All in all, June 19th, 1954, was a crazy day. Maybe surreal was a better word.
A regular at the Brass Rail bar on Hennepin sauntered outside and had to do a double take at the passing rail car. Could it be? That sure looked like Hubert Humphrey, our famous senator wearing a Twin Cities Rapid Transit (TCRT) motorman’s cap and driving the eight carriage Oak-Harriet street car toward St. Paul. And as the trailing cars swoosh past, they are filled with well-dressed civic leaders dining on chicken salad over white table cloth tables. The bar patron shook his head and darted back in the bar to get another drink and regain his bearings.
The banner on the side of the processional helps you steady the Flux Capacitor: “Goodbye Streetcar Hello Bus Day.” Yes, June 19th (1954) is the infamous anniversary of the last street car run in the Twin Cities and the funeral of one of the most efficient mass transit systems in the world.
The legendary Hubert H. Humphrey was joined at the controls of the honorary last train by Twin Cities Rapid Transit (TCRT) President Fred Ossanna. They were steering the Oak Harriet cars on Washington Avenue to their waiting graveyard at the TCRT Snelling Avenue Shops.
Humphrey told the Minneapolis Morning Tribune:
“My first (street car) ride was on the Oak Harriet line so it’s a fitting route for my last ride.”
For lovers of mass transit the trek of the “End of the Line” luncheon would quickly go from sentimental to horror show as the cars crept into the TCRT Snelling Shops, a massive transit yard at the intersection of University and Snelling. (The razed metal shop and carpenter shop buildings will soon become the playing pitch for the future Minnesota FC Loons soccer stadium.)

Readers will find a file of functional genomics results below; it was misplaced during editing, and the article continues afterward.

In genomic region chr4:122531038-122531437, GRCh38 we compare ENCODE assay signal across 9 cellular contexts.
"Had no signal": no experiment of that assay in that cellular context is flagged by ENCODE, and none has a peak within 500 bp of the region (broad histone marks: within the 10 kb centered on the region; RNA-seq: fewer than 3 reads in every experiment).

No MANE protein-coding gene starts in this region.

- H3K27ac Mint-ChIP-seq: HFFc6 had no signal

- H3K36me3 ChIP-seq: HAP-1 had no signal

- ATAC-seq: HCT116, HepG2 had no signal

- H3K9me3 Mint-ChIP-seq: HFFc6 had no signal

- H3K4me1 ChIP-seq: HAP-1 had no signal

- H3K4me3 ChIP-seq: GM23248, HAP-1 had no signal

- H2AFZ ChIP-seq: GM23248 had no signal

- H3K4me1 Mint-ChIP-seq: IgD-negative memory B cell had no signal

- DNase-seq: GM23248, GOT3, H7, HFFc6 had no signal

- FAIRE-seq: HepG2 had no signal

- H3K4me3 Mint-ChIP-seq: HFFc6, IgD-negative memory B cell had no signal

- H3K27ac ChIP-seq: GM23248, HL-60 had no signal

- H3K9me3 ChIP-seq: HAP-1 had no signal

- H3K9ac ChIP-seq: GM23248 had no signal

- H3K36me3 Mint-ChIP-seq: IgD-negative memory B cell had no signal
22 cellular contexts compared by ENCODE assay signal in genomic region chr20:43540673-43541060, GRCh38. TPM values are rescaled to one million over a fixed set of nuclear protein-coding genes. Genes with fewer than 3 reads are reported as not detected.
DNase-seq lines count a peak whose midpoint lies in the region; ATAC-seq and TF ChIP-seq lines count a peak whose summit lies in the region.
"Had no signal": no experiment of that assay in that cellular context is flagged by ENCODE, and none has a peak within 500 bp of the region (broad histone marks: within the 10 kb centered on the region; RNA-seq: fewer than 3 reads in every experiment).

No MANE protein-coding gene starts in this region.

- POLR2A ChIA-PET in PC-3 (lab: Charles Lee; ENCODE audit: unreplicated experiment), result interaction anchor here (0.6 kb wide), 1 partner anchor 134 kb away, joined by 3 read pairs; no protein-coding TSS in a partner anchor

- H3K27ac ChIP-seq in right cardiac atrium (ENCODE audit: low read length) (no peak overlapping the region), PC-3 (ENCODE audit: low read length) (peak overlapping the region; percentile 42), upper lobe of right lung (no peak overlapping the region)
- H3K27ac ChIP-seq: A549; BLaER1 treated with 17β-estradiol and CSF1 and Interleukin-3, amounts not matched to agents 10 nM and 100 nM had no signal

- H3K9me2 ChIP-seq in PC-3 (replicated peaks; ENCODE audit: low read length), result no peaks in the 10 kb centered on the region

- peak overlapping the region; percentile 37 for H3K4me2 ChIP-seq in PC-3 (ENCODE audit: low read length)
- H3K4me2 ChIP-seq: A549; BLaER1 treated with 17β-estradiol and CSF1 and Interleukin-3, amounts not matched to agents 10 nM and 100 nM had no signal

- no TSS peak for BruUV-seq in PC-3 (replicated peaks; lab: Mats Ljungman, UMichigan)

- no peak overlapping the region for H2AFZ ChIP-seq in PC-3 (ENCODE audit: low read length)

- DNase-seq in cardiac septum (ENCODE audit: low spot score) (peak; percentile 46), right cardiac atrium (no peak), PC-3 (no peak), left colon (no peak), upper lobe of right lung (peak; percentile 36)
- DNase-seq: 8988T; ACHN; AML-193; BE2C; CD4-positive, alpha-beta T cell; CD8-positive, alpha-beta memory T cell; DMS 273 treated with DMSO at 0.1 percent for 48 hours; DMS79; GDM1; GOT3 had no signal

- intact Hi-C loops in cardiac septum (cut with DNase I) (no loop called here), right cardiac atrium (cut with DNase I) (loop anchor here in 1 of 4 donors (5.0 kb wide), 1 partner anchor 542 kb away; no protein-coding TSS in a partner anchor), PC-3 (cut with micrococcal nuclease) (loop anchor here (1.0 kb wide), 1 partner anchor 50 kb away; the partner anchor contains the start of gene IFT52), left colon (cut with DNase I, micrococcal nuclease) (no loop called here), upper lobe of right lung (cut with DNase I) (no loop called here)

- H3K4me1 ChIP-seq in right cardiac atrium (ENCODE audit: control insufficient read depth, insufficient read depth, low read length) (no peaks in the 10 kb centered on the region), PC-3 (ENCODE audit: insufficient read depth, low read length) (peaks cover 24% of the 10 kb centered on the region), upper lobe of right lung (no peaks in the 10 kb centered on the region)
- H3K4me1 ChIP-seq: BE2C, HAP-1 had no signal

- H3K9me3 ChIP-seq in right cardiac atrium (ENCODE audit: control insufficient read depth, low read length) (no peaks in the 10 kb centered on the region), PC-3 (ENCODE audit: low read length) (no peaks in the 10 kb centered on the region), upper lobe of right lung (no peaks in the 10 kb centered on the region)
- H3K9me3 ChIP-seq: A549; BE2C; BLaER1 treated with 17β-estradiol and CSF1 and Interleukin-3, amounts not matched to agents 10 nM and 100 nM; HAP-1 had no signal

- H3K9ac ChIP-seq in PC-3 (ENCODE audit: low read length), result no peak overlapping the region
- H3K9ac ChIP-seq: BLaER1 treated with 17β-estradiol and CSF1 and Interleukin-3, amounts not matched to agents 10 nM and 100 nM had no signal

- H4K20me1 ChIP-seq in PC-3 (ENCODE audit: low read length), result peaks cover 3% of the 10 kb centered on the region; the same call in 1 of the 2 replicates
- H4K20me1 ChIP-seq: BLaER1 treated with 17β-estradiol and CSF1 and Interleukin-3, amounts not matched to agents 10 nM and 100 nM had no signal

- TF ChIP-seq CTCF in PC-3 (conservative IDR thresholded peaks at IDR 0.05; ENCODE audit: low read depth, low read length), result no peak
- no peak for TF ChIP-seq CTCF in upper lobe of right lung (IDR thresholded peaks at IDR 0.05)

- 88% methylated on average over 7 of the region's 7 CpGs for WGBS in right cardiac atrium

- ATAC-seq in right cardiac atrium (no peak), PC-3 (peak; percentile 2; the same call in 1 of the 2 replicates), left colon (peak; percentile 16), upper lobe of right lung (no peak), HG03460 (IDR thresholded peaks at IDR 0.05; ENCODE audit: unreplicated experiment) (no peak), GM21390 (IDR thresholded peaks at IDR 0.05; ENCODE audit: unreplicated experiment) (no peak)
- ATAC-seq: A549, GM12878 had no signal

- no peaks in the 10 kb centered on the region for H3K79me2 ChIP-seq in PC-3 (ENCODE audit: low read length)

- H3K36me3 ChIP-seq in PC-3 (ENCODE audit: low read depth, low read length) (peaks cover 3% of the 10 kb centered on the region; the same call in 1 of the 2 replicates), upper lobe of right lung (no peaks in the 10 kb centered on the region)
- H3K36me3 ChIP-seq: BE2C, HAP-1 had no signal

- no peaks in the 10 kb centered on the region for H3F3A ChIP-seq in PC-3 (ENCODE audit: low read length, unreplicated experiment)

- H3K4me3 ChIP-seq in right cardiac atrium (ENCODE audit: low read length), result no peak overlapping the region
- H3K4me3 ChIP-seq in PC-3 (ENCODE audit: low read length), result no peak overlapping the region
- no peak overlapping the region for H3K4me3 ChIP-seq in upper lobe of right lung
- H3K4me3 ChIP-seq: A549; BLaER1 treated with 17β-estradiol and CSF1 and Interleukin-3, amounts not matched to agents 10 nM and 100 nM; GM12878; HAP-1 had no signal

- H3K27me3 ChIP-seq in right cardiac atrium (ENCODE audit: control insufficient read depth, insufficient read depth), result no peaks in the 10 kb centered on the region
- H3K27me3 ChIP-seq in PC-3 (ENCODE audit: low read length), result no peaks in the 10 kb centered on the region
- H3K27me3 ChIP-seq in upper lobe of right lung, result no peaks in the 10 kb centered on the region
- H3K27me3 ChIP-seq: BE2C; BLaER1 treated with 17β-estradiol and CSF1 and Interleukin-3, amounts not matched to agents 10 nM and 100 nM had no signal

Once in the Snelling yard, President Ossanna received a ceremonial $20,000 check from the company’s insurance company and then resolutely walked around street car number 1468 with a torch, setting it on fire in a roaring conflagration.
And one can only imagine the reaction of the TCRT Snelling Shops 500 employees who may have been in attendance? Unlike many cities in the U.S., the Twin Cities street car line did not take delivery of finished street cars. Instead, because of the unique demands of Minnesota winters and summers, TCRT employed hundreds of master craftsmen: from carpenters to electricians; from welders to mechanics. They built more than 1100 of the wooden cars from scratch in those Snelling Shops.
It had to be a sad day to see their work burned while hundreds of new buses lined up to take their place.
The Morning Tribune described the farewell street car operation:
“As the last riders left the old trolleys to board new buses for the trip home they carried signs, fare boxes and leather straps torn from the cars. The conversion was over. It’s progress. It’s also the end of an era.”
And finally, in what may be the ultimate stroke of karma, it turned out that President Ossanna’s theatric acts of destruction of the TCRT rail system, may not have been made just in the name of progress or modernization. Over the next five years, clandestine links were uncovered with mob investors including Minneapolis underworld king pin Kid Cann.
On August 7, 1960 a jury found that Ossanna and four associates were guilty of fraud and transportation of stolen materials in their role in the disposal of the TCRT street cars, track and equipment. They made more than a million dollars in profit by scrapping the system. Ossanna spent four years at Sandstone Prison and of course as we wrote about last month (Kid Cann’s Exciting Story), the infamous Kid Cann was the only one of the defendants in that trial that was found not guilty. How is that for irony?
Photos courtesy of: Minnesota Historical Society